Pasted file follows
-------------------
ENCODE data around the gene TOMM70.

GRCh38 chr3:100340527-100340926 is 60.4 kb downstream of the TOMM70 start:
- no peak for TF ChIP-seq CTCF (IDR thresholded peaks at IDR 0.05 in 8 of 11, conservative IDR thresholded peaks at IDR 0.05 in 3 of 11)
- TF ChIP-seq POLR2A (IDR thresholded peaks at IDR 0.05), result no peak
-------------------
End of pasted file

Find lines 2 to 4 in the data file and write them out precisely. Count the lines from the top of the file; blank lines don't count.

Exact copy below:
GRCh38 chr3:100340527-100340926 is 60.4 kb downstream of the TOMM70 start:
- no peak for TF ChIP-seq CTCF (IDR thresholded peaks at IDR 0.05 in 8 of 11, conservative IDR thresholded peaks at IDR 0.05 in 3 of 11)
- TF ChIP-seq POLR2A (IDR thresholded peaks at IDR 0.05), result no peak